Before you start Googling “how to get rid of fleas on dogs,” let’s first talk about your personal beliefs and budget. Because believe it or not, both of these considerations will have an impact on how you choose to treat your pet.
Are you a naturalist who prefers to avoid manufactured chemicals at all costs, or are you open to anything that resolves your flea problem? Is a prescription medication within your budget, or would it be better to invest in something over-the-counter and more affordable? Are you able to give your dog a pill, or is a topical solution more up your alley?
Knowing the answer to these questions ahead of time can save you a lot of time and energy. But to cover all of our bases, let’s take a look at every available option for getting rid of fleas on dogs.
Medicine for Fleas and Ticks on Dogs
Keeping your fur-clad best friend safe and healthy is every pet parent’s top priority, and proper treatment for flea infestation is a big part of that. Fortunately for the modern-day dog owner, flea control options have expanded dramatically in recent years, and there are now more available options for flea control than ever before!
One of the most popular oral flea treatments on the market nowadays is a product known as Capstar. Known for its fast-acting response, Capstar will begin killing the fleas on your pet’s body within just thirty minutes of ingestion - and with just a single dose! According to their website, Capstar “achieves greater than 90% effectiveness against adult fleas within 4 hours for dogs.”
But if giving your pup a pill just isn’t going to happen, consider instead using a medicated flea shampoo or spray such as those from Advantage. Medicated flea shampoos and sprays are specifically formulated to kill fleas on contact while simultaneously making your pup’s coat clean and shiny - a win-win for you and your pet!
After treating your pet with a pill, shampoo, or spray, be sure to pull out your flea comb and thoroughly brush out your dog's coat. If any live fleas attach to your comb while brushing, simply dip the comb in a combined solution of dish soap and water to kill the fleas. In order to keep your dog flea-free in the long run, continue to inspect and comb him weekly - especially if you live in a warm-weather climate!
Home Remedies for Fleas on Dogs
For the pet owner who prefers a more holistic approach, there are several all-natural ways to rid your pet of fleas at home - most of which employ the use of essential oils!
To rid your pup of pesky fleas, check out this great essential oil recipe from The Natural Pet Doctor:
- 1 and ½ ounces of base oil (such as hazelnut or sweet almond)
- 4 drops clary sage essential oil
- 1 drop citronella essential oil
- 7 drops peppermint essential oil
- 3 drops lemon essential oil
Once combined, carefully mix all oils together in a dark glass dropper bottle. Then, apply 2-4 drops to your dog’s neck, chest, legs, and tail. The same amount can also be applied to your pet’s collar or bandana. Repeat as needed two-to-three times daily (especially before your pet goes outside).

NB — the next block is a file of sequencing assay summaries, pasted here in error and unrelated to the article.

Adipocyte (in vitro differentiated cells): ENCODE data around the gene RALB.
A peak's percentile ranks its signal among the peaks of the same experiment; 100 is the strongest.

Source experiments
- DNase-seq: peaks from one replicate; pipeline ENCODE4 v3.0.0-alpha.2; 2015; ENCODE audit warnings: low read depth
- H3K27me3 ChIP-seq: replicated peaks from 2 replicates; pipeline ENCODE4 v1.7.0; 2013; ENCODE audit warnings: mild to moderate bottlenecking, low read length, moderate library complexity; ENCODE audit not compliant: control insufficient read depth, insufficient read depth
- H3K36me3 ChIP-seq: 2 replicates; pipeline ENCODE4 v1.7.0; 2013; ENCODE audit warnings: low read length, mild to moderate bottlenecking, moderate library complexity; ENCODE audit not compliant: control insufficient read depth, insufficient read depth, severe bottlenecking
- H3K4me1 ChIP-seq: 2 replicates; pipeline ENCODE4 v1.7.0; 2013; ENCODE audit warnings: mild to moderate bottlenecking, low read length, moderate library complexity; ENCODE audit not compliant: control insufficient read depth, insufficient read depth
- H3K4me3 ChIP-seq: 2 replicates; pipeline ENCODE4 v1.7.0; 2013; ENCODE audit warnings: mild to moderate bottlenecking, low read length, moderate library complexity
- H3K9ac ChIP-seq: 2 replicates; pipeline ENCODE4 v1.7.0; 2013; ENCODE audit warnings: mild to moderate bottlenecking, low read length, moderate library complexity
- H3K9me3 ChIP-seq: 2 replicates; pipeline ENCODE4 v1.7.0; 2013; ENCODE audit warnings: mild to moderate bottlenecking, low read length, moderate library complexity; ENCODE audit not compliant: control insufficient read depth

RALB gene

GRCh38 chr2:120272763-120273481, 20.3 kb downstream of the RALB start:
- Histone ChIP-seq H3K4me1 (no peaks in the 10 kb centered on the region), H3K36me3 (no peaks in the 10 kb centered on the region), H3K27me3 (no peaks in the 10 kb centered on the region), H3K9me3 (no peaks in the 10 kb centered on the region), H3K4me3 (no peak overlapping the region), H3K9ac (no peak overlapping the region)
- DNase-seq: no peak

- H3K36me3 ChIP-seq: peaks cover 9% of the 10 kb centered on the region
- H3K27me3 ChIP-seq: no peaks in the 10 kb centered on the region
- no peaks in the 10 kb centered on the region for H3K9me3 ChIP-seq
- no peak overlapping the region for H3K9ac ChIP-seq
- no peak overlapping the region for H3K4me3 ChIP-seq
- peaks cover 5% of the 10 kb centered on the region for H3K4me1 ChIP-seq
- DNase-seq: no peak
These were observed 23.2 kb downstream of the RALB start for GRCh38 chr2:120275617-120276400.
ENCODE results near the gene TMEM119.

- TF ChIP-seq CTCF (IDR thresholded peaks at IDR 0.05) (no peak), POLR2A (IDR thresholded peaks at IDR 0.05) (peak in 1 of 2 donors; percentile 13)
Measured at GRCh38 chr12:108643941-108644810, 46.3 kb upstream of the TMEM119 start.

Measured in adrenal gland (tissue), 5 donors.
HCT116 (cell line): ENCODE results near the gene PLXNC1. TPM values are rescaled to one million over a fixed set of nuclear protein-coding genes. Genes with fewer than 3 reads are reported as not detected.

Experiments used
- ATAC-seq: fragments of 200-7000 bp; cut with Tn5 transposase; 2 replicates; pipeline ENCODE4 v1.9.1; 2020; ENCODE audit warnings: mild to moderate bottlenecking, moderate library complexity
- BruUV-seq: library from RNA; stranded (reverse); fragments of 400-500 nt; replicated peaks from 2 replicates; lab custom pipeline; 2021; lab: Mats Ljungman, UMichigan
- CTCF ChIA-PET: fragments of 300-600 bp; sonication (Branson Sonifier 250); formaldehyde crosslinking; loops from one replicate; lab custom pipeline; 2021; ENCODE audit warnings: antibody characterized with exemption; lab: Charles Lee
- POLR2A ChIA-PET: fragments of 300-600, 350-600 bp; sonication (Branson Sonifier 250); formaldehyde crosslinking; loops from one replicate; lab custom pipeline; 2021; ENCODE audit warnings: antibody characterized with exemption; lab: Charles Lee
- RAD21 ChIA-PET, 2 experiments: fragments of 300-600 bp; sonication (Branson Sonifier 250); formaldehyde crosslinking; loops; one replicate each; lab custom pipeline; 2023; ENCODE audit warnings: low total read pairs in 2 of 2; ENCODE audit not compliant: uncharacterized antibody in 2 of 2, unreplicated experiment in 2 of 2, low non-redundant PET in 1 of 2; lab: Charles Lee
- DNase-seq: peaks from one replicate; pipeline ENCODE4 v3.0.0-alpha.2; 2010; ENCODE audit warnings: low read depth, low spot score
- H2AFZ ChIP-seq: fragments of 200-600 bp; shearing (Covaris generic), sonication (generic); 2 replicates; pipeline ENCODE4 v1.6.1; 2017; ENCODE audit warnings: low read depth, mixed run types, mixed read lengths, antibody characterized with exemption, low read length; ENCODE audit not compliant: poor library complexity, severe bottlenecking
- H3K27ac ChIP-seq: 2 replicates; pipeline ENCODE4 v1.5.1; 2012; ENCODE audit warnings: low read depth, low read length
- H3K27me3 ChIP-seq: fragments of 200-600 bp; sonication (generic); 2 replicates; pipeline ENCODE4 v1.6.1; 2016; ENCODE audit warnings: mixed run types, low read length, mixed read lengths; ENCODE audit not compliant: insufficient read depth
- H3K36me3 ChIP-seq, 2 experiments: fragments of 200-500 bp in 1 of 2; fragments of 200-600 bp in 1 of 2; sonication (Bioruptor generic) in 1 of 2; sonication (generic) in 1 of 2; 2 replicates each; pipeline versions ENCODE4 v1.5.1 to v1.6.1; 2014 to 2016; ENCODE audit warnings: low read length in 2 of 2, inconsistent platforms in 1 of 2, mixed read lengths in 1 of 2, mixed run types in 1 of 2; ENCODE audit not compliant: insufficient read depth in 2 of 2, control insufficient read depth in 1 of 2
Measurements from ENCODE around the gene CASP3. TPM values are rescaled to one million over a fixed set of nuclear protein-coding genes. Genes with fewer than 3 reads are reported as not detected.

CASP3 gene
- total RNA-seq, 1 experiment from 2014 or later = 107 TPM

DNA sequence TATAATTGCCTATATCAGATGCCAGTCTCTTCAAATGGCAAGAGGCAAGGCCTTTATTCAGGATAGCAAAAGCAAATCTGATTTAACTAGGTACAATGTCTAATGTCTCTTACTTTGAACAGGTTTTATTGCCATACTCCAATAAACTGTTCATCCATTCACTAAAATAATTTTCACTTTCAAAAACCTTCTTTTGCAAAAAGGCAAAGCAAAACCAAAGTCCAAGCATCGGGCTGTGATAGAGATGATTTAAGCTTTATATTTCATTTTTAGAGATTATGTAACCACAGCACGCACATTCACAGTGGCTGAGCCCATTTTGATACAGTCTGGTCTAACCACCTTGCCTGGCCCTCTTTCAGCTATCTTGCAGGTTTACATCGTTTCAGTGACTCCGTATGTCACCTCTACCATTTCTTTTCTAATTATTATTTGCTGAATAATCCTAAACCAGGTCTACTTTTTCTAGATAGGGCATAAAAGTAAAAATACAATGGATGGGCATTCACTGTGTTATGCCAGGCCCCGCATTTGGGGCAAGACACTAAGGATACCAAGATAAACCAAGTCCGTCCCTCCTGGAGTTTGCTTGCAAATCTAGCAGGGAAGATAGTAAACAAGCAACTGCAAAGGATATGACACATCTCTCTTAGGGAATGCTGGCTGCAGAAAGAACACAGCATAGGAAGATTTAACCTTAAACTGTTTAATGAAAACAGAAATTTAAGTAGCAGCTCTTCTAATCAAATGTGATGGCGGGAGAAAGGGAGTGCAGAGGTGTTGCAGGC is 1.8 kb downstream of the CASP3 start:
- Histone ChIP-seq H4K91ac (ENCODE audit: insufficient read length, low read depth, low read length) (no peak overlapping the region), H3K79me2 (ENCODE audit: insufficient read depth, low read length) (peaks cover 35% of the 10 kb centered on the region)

Step 2: Eliminating Fleas From Your Home
Keeping your home free from fleas is an important part of maintaining a healthy environment for both you and your pets. The most effective way to start the process is to vacuum thoroughly, paying special attention to areas where pets spend a lot of time. You should also launder any pet bedding or soft furnishings that may have been exposed to fleas in hot water. Finally, using an appropriate product like the Knockout Flea Treatment from Virbac can help kill any remaining adult fleas on sight. By following these straightforward steps, you can help ensure that your home will remain free from fleas and move on to the final step: preventing future infestations.
Step 3: Preventing Fleas and Ticks on Dogs
The best way for a pet owner to prevent future flea and tick infestations is to keep their dog on a year-round preventative. Flea and tick preventatives are available in various types, from chewable products such as Nexgard or Bravecto to flea collars from brands like Seresto. There are also topical options available, such as Revolution that can be applied directly to your pet’s skin.
How to Get Rid of Fleas on Dogs Naturally
If you prefer to avoid manufactured preventatives but still want full protection, consider instead using a natural approach to flea prevention as recommended by The Natural Pet Doctor. Many holistic-based methods for flea prevention revolve around diet and lifestyle changes - a top-notch choice for owners who wish to avoid artificial flea products.
FAQs About Fleas on Dogs
“Can dog fleas live on humans?”
The short answer is yes, dog fleas can live on humans as well. Fleas require blood to live, and they aren’t all that picky about where it comes from! This means that, unfortunately, fleas aren't limited to household pets.
Symptoms of a flea infestation in humans often begin with excessive itching around the ankles, although it's important to keep in mind that not all itching or skin irritation is caused by fleas. If you think you may be suffering from a flea infestation yourself, it's best to consult your physician for a proper diagnosis and treatment plan.
“What kills dog fleas instantly?”
The quickest, most cost-effective way to instantly kill fleas is to drown them in a warm bath. If you find an infestation of fleas on your pet, simply lead your pup into the bathtub or yard, gently wet their coat with warm, clean water, and massage their skin with shampoo. Flea shampoos, as we discussed in an above section, are a great product for killing fleas, though regular pet shampoo will likely suffice in a pinch. But keep in mind - bathing will not prevent fleas from returning.
Fleas may be small, but their presence can cause big-time misery - quickly ruining any dog’s day. Thankfully, there are many fool-proof ways to get rid of these annoying pests, and to ensure that they don’t come back. Taking the time to establish a reliable treatment plan and preventative routine is key to protecting your pet so that they remain happy, healthy, and scratch-free for many years to come.